You're the cutest damn mouse ever in stealth RPG Ghost of a Tale

Vermintide 2 isn't the only rodent-based game out this month: There's also Ghost of a Tale, which launched yesterday. I've been playing it but I'm having a little trouble progressing through the beautiful stealth RPG because I keep stopping to admire my character, The Cutest Damn Mouse Ever.

I mean, come on, just look at this fuzzy fellow (his actual name is Tilo). Look at Tilo in his little hood, lute strapped to his back (he's a minstrel), as he lifts and carries a stool under a key-rack and then clambers on top and grabs the key and escapes:

The cuteness is seriously slowing me down. I'm not really exaggerating—I'm so engrossed in the look and animations of this game that I'll sometimes stop playing it just to watch the Tilo's idle animations, as he looks around, wiggles his tail, and scratches his butt. Whenever I do something for the first time, like hide in a barrel, I'll immediately do it a few more times just to admire the details of the animation. When you're close to an item you can interact with, you can hold the right mouse (heh) button, and he'll lower his head as if examining it carefully. I do that a lot, too. I spent about five minutes with Tilo just standing outside in the sun while butterflies flapped around lazily.  It's a pretty game.

Ghost of a Tale begins with Tilo in prison (along with a few other offbeat characters), looking to escape and find his wife who is being held elsewhere. Guarding the prison are towering rat guards in armor and weapons. You sneak around, gathering up whatever items you can find, locating keys to unlock doors, and evading the rats. If the rats spot you, they'll give chase, and if they catch you, they'll kill you.

Which makes it good that you can tip-toe around. As you might expect, it isn't just useful but adorable as hell:

You're not powerless against the giant rats: collect bottles to fling at their heads and you can knock them out for a few seconds. I've also collected a few small vials of slime that you can smash on the ground, which will then cause a guard to slip and KO itself if it walks through the slippery goop. At one point, I pushed a barrel off a balcony onto a guard's head, letting me steal his key and unlock a door. So you've got some moves.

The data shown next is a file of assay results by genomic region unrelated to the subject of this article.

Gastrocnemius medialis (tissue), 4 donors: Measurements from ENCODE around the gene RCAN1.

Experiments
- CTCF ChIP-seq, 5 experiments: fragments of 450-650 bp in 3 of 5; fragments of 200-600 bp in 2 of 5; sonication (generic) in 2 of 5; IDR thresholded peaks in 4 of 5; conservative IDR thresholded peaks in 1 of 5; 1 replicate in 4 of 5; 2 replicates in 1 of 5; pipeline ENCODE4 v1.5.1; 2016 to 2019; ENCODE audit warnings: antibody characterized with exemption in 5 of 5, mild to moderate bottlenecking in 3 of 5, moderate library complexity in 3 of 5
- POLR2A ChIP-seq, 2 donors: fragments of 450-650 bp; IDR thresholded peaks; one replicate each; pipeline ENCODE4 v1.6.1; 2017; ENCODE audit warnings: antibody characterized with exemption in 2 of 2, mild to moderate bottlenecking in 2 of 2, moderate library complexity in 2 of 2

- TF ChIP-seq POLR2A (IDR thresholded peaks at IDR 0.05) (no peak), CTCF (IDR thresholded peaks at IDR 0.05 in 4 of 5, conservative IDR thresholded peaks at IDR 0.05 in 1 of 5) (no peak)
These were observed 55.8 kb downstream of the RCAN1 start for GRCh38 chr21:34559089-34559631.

The environments of Ghost of a Tale are impressively detailed, and while items you can interact with will pop up text when you get close, they otherwise blend in perfectly, so it never feels like you're just hunting for glowing objects (as in some other games) but really searching your surroundings for things you can collect and use.

The stealth is pretty forgiving. The rat guards I've encountered are pretty slow to notice you provided you're not directly in their sight or holding your lit lantern or candle, and the rats give up pretty quickly and return to their posts and routines once you've hidden. Which doesn't mean it's easy to lose them: your sprint meter exhausts itself pretty quickly, so it's best used to zip around corners to get out of their sight for a moment before climbing into a barrel, chest, or wardrobe. Also, when Tilo sprints, he does it on all fours. Again: it's cute as all heck.

Currently, I'm trying to find some guard armor so I can dress as a guard rat (a very cute one, I'm sure) which will hopefully allow me to just stroll past them whenever I please. I've got two pieces already, and I need is a few more. I'd probably find them quicker if I could stop looking at how darn cute I am.

Christopher Livingston
Staff Writer

Chris started playing PC games in the 1980s, started writing about them in the early 2000s, and (finally) started getting paid to write about them in the late 2000s. Following a few years as a regular freelancer, PC Gamer hired him in 2014, probably so he'd stop emailing them asking for more work. Chris has a love-hate relationship with survival games and an unhealthy fascination with the inner lives of NPCs. He's also a fan of offbeat simulation games, mods, and ignoring storylines in RPGs so he can make up his own.